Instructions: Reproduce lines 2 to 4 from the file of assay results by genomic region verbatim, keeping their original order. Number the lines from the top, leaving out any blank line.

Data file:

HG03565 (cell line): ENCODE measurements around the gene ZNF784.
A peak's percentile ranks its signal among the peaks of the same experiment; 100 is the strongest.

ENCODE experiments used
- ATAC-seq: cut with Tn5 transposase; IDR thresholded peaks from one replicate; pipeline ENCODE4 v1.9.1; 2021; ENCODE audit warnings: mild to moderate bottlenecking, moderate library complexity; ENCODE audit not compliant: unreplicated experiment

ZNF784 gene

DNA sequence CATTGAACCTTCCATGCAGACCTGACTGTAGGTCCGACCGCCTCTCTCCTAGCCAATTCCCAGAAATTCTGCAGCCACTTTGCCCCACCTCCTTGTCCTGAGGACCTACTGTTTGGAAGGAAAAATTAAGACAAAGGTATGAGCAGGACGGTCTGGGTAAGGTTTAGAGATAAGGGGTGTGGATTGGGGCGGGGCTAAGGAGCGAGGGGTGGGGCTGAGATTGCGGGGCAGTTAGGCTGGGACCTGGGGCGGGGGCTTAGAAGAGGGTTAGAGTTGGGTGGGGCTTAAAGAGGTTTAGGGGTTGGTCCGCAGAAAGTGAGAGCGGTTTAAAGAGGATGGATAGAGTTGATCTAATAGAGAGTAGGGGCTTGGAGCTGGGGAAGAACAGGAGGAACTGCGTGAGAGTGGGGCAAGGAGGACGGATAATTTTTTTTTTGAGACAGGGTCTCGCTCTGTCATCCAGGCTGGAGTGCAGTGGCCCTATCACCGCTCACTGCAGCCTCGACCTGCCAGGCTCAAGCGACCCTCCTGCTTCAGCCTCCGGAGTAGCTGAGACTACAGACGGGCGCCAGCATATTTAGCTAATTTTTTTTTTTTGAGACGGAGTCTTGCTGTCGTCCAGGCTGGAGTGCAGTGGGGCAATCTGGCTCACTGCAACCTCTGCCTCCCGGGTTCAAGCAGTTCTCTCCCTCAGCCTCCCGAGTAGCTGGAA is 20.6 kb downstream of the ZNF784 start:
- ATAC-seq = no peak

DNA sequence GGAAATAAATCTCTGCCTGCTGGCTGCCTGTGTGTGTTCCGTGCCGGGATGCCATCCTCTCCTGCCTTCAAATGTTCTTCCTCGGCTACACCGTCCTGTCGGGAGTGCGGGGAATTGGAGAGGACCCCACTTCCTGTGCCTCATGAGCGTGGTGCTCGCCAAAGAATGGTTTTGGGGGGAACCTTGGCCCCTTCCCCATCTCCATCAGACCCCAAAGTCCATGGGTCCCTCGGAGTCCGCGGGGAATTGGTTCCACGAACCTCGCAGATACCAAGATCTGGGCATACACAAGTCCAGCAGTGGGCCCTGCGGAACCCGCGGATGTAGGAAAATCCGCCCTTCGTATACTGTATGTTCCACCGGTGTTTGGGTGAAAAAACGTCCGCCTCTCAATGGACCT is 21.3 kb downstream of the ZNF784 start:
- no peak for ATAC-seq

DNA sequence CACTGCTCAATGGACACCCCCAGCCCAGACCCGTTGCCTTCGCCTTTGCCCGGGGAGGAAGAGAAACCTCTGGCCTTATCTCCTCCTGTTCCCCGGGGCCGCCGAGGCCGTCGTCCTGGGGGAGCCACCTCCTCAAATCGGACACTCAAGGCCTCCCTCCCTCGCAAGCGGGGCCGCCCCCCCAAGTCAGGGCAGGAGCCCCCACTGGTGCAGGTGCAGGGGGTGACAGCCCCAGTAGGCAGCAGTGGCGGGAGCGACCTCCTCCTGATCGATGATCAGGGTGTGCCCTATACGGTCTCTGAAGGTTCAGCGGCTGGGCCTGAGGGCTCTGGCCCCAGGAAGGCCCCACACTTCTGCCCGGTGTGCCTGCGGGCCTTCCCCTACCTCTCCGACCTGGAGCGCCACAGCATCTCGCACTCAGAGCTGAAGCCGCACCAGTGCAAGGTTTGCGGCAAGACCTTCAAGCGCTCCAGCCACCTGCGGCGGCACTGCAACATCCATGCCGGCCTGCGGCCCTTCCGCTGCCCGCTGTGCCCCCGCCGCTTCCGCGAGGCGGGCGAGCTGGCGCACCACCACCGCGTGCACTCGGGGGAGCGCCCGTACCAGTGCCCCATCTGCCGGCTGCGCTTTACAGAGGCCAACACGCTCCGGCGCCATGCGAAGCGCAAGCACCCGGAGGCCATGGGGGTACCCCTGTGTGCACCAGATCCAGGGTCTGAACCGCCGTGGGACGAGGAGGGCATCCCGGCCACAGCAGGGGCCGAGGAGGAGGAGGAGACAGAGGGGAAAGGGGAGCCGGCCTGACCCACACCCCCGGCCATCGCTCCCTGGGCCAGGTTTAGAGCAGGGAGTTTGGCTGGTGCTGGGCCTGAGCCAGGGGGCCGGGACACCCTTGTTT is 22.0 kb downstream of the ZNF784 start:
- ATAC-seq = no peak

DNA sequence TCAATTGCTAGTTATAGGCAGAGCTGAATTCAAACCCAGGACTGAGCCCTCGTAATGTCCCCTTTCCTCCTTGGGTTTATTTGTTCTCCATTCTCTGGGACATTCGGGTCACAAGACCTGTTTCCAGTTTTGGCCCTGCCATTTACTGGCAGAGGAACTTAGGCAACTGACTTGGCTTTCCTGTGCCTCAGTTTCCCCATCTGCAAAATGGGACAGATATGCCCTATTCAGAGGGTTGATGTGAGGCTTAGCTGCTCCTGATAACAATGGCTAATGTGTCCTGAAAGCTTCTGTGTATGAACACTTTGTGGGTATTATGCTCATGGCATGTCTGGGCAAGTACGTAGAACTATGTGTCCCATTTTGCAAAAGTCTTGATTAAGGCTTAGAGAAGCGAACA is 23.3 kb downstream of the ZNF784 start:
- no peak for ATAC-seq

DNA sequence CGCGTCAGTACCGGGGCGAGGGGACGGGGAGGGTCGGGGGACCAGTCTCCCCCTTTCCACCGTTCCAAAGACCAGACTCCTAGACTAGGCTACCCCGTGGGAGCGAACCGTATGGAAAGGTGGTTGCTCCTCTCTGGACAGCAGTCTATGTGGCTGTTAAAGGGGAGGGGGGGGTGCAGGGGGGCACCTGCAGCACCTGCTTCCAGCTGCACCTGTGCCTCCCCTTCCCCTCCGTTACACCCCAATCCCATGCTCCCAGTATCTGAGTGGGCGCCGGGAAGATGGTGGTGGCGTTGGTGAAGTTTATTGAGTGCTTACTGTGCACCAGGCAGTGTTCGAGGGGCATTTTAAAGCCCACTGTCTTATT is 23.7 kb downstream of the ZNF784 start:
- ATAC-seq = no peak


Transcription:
A peak's percentile ranks its signal among the peaks of the same experiment; 100 is the strongest.

ENCODE experiments used
- ATAC-seq: cut with Tn5 transposase; IDR thresholded peaks from one replicate; pipeline ENCODE4 v1.9.1; 2021; ENCODE audit warnings: mild to moderate bottlenecking, moderate library complexity; ENCODE audit not compliant: unreplicated experiment